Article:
Conversations are playable events
Now about those dialogue choices. We're all used to RPGs like The Witcher 3 and Skyrim changing "modes" between conversations and the rest of the game. The camera shifts, your character locks eyes with the focal NPC, and you can't do anything but talk until you pick whatever option ends the dialogue. Cyberpunk 2077 rolls conversations right into the rest of the game - one moment you're sauntering up to a militech agent, the next her goon has you in a headlock and is hacking into your brain to see if you're lying to her. You're also often given the choice to draw your gun in tense moments, though it doesn't look like you can just threaten to shoot anybody you like.
Hacking is powerful (but it can end poorly)
The gameplay demo only offers the briefest of glimpses of netrunning (that's hacking) near the end, but look closer and you can start to see some of the many purposes it will serve. First off, hacking into the gang's personnel system lets you see the connected squads. Zooming in on a single squad will reveal how many members are connected - very valuable intel by itself - then let you mess with them. We see the "Get Access" option in action, allowing V to quickly hack other members of the squad, but you could also degrade their aiming ability or outright disable their cyberware. Just remember to pay attention to that anti-hacker "Ice" installed on each node - hacking can be a dangerous pursuit, as proven by that poor netrunner whose entire face bursts into flames around 37:18.
The inventory is nice and streamlined… for now
When The Witcher 3 came out, its inventory system was kind of a mess - frustrating players with limited filtering options, poor grouping, and lots of searching. CD Projekt Red eventually tamed it across a series of patches into the functional-and-only-slightly clunky version that's playable today, and it looks like CD Projekt Red has kept those efforts in mind from the start with Cyberpunk 2077. The inventory screen we see in the demo is very minimal and scaled-back, which makes me suspect CDPR won't be able to keep things quite this simple when it's supporting the full, massive game. Hopefully it won't go too far in the other direction.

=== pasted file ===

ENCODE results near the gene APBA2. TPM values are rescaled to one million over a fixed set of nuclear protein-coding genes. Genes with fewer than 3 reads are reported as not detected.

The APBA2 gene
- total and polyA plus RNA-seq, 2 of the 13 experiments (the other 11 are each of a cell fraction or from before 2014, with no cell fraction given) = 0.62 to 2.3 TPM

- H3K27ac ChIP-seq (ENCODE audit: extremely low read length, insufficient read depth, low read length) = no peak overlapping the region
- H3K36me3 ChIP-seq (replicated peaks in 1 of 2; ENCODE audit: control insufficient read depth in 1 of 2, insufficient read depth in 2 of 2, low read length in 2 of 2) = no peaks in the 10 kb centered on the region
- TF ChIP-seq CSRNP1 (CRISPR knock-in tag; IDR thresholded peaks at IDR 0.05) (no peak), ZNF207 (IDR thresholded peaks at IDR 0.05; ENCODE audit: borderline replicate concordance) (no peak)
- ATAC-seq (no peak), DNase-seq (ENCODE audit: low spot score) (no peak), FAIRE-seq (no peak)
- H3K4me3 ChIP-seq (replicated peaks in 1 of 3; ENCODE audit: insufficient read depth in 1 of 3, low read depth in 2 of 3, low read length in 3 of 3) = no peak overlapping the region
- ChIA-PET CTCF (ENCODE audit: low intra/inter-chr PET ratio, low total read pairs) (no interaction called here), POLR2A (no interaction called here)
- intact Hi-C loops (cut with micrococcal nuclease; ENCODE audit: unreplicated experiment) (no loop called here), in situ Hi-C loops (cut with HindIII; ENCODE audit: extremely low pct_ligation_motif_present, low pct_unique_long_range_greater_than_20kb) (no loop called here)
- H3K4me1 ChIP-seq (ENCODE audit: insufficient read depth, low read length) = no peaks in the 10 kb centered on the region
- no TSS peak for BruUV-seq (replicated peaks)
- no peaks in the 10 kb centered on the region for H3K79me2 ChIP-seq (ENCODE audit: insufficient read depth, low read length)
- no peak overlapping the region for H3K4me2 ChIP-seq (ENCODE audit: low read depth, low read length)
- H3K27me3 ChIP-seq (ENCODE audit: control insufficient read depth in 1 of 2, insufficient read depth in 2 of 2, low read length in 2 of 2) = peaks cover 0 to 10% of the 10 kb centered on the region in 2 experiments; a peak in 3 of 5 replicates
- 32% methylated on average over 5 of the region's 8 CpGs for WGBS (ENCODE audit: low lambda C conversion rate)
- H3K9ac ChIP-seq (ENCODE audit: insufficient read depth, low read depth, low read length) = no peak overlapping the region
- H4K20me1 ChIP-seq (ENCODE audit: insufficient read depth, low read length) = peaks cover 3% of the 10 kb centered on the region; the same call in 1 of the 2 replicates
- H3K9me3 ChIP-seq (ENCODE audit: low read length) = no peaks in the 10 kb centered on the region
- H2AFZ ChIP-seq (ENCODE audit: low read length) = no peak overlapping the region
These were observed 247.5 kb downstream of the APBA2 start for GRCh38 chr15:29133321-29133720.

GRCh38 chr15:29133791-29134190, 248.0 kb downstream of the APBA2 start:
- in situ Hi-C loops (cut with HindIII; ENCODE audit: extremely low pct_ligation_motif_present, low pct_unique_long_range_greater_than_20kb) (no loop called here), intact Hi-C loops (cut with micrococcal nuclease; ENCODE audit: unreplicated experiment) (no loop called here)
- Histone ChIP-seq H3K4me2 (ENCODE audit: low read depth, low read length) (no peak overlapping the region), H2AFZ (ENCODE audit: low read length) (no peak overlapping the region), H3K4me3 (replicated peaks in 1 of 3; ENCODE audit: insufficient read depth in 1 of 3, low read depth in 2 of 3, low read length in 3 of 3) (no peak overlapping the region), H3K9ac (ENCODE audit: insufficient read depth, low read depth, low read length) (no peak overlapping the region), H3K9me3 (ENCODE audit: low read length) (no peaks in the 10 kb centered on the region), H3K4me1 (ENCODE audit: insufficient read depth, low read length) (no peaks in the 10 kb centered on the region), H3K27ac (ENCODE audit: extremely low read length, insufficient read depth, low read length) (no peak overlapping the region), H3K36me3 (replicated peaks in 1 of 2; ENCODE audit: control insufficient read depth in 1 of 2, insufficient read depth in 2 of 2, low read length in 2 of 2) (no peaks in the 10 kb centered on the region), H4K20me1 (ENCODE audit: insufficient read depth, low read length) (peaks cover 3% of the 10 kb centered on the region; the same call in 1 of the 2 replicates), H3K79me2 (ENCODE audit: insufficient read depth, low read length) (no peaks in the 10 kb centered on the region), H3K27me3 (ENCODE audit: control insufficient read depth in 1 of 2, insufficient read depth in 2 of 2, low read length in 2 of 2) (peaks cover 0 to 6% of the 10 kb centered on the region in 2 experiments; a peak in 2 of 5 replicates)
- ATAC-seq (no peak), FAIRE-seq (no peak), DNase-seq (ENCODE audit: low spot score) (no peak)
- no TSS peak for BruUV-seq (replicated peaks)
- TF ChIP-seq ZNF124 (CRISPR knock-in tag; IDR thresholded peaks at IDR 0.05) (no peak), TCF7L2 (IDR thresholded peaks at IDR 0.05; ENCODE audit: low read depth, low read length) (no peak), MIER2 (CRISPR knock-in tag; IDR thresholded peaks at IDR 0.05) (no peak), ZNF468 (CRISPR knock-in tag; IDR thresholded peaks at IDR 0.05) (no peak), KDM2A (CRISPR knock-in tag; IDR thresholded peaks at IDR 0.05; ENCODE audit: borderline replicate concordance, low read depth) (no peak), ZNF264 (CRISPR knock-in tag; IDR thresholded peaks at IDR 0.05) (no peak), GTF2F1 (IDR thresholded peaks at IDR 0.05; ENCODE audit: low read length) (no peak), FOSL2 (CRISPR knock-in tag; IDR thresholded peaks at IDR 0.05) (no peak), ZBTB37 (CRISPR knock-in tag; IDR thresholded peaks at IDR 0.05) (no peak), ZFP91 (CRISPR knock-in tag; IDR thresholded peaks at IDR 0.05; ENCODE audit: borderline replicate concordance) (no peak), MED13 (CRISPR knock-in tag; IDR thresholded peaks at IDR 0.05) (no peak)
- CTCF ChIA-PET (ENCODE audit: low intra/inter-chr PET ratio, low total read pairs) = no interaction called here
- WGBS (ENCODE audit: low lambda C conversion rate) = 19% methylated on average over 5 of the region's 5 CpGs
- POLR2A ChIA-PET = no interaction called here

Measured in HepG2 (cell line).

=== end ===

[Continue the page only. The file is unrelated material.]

Combat can get downright acrobatic
The Cyberpunk 2077 demo started out as a relatively grounded-and-gritty shooter, with lots of crouching behind cover and trading fire with enemies on the other side of a trashed room. But once the developers unlocked a high-level powerset for V, the combat settled somewhere between Max Payne and Doom. Double jumping across the room and sliding into "Kareznikov" bullet time, V was able to down two elevated goons with shotgun blasts before her feet ever touched the ground. And if you prefer the more personal touch, there's always those freaky reaper arm blades we see at 43:55 (complete with wall-hanging power).
Street Cred rules everything around me
Remember that street-cred boosting jacket V equipped near the beginning of the demo? Here's where it pays off. As we saw on the inventory screen before, character level and Street Cred are actually two separate things. Presumably the former will allow you to increase your basic stats (like that all-important Cool), while the demo's narrator confirmed that increasing your Street Cred will give you access to more vendors and other important parts of life in Night City. It could have more immediate rewards, too - notice how it says "New Perk Points Available" under the level-up notification? I wonder what kind of stuff you can spend those on…
Learn more about the world of Cyberpunk 2077 with our detailed breakdown of 20 in-game ads.